Naturally, with all the cyber-security scandals, it’s increasingly vital to hire the right personnel to protect your business data.
Not only is it imperative to deal now with current cyber threats, but to protect your business in future years.
You see, cybersecurity concerns keep changing. This means it’s important for you to spot and recruit the skills for unforeseen security needs.
Here’s how to hire for the right values:
1. Discern the person’s track record
Your hiring process should encompass more than the usual and obvious credentials such certified information systems security professional (CISSP), certified information security manager (CISM) or a computer science degree.
Yes, in addition to CISSP or CISM, it’s also very helpful for a candidate to have a business background whether it be in management or at the senior level.
It really doesn’t matter how an applicant launches a career.
No matter the chronology of the person’s career path, you should recruit someone with a demonstrable record of success in security matters and real-world experience.
2. Look for an open mind
To be sure, you want a person who has mastered cybersecurity. Moreover, you need a person who thinks new, not old.
What do I mean? You need analysis and flexibility.
As cyber issues and companies continue to evolve, the person must be able to evaluate problems and deliver solutions for unique volatile situations that will haunt your business in the months and years ahead.
Otherwise, you won’t be braced for the future and benefiting from true value. Hire an expert who will continue to provide customized answers.
3. Look for tenacity to deliver strong results
You need a mindset for efficiency – not only to identify problems but a relentless pursuit to fix and prevent security holes. This requires top-quality skills.
4. Screen for collegial attributes
Mavericks don’t cut it for the 21st century. Communication is key. True professionals will know how to interface well with you and others in your organization and who will continue to work as a teammate.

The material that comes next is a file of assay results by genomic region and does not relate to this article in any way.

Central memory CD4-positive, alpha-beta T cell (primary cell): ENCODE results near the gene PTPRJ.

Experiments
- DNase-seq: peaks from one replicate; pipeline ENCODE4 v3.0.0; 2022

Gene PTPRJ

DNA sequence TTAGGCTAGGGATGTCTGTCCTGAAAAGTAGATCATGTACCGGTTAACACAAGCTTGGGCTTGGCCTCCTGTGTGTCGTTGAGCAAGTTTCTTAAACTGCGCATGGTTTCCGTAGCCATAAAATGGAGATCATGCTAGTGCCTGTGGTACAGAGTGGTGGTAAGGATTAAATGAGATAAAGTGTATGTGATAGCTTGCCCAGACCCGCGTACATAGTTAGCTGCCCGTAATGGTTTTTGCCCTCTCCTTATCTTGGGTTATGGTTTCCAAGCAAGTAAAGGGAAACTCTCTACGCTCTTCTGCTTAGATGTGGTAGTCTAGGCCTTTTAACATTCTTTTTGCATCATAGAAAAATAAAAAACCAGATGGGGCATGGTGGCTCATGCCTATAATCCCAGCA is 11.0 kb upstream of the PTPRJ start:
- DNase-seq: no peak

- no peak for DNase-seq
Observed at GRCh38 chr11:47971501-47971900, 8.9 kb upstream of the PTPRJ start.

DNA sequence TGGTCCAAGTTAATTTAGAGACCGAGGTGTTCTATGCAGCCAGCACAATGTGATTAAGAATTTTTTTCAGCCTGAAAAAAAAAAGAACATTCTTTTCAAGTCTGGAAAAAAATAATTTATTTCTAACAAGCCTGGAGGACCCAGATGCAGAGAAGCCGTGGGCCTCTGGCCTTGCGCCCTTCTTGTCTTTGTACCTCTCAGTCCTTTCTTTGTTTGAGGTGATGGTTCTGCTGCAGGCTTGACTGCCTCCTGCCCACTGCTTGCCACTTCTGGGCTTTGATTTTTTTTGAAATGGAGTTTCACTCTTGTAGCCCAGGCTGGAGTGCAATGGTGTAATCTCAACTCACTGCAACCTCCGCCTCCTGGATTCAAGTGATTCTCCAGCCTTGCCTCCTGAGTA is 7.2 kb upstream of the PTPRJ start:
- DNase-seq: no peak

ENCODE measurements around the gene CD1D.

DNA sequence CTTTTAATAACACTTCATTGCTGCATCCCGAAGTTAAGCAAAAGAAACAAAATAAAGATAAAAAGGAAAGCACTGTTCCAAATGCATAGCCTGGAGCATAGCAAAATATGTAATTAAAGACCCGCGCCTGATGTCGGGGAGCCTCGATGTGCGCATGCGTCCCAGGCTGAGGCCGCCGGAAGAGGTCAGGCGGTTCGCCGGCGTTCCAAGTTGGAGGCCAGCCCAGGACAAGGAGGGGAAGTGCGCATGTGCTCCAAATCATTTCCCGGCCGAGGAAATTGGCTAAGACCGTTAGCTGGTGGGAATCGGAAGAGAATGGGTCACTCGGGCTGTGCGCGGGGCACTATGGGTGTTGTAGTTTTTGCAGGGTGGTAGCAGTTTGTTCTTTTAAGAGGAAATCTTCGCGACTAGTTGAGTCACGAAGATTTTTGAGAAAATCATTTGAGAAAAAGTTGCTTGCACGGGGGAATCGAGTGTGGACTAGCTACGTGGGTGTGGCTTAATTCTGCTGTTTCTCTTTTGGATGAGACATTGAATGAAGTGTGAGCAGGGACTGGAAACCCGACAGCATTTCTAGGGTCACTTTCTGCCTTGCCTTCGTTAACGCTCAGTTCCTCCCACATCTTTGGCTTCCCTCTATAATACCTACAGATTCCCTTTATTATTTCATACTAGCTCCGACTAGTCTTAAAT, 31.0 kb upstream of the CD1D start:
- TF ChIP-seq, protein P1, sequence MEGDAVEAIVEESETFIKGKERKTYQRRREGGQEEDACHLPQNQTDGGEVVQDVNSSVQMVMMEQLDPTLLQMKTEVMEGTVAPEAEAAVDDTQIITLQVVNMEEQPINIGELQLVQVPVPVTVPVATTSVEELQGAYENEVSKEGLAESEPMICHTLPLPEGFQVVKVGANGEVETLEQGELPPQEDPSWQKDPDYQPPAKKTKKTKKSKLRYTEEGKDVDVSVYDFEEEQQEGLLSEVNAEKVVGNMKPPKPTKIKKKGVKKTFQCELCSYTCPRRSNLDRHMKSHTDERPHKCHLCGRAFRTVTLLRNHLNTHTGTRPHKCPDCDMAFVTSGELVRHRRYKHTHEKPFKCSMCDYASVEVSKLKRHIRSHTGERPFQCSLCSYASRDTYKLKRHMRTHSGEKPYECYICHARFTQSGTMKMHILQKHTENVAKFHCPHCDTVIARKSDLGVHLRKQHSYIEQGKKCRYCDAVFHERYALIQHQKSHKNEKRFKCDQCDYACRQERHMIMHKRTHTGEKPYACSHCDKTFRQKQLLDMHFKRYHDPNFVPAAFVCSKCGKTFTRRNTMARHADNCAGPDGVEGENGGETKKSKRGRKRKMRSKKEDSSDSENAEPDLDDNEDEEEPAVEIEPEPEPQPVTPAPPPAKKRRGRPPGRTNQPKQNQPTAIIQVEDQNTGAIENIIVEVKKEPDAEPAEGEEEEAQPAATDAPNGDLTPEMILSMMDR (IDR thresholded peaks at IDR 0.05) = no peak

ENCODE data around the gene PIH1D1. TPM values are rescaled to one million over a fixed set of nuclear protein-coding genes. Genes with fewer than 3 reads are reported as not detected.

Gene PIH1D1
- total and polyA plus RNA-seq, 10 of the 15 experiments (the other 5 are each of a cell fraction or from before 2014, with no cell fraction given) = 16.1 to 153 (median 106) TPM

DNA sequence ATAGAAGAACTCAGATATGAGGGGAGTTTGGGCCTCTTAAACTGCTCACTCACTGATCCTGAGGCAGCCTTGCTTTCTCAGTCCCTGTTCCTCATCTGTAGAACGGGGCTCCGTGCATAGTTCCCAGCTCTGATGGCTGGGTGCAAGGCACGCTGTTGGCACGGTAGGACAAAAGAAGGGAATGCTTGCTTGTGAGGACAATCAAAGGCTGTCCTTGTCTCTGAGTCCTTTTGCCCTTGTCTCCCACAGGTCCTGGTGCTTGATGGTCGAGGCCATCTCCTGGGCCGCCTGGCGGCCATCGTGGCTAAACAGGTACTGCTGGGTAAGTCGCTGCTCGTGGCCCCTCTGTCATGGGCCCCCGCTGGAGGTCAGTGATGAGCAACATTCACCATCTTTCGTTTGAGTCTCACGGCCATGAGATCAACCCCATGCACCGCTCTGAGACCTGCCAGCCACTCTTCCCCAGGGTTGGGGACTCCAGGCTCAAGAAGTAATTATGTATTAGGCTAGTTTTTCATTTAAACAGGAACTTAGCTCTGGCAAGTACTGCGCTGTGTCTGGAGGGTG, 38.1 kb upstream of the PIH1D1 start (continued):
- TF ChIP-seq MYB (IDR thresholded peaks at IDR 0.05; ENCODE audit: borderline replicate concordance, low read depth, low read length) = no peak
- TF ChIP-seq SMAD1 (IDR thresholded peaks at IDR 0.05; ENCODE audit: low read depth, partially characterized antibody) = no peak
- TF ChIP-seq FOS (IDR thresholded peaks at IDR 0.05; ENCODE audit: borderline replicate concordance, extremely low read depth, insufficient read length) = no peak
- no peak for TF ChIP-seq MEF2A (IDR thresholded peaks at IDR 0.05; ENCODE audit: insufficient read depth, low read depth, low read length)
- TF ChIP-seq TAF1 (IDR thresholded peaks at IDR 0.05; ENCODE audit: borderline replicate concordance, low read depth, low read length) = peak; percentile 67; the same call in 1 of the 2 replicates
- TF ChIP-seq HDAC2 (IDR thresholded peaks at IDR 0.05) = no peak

Therefore, this means hiring a person who can identify, solve and explain security issues and work with you to implement corporate strategies for your business.
From the Coach’s Corner, related tips:
4 Strategies for CEOs to Win Their Cyber Security Tug of War – The cyber security tug of war is never ending even though chief executive officers and board members now get the importance of protecting their companies’ information assets. They’ve learned to fear cyber-security threats because they could lose their jobs. If this is all true, why then are there incessant, worldwide cyber attacks?
Recruiting an IT Professional for Your Small Firm? 6 Tips for the Right Skills – Are you looking to add information technology personnel? You want to hire for a competitive edge, right? IT is a crucial position for you. The difference between failure and success requires reflection to hire for the right competencies.
Protect Your Financials, Systems and Technology – 15 Tips — Cybercrime has skyrocketed and is projected to get much worse. At risk is the health of your company as well as the welfare of anyone with whom you do business. Here’s how to protect your customers and your reputation.
Key Measures to Prevent, Recover from Ransomware — Published reports indicate ransomware cost businesses $350 million in 2015. The FBI considers ransomware attacks one of the three worst cyber threats.
Best Practices to Buy Cyber Insurance for Business Security — Security has become problematic in all sectors – business, nonprofits, government, politics and individuals. The aggregate financial losses are so staggering, cyber insurance is a necessity.
9 Tips to Train Employees to Protect You from Cybercrime — It takes a team approach to protect your organization against the skyrocketing rate of cybercrime. Here are nine training precautions necessary to make sure your employees help you guard against security threats.
“Fix the basics, protect first what matters for your business and be ready to react properly to pertinent threats. Think data, but also business services integrity, awareness, customer experience, compliance, and reputation).”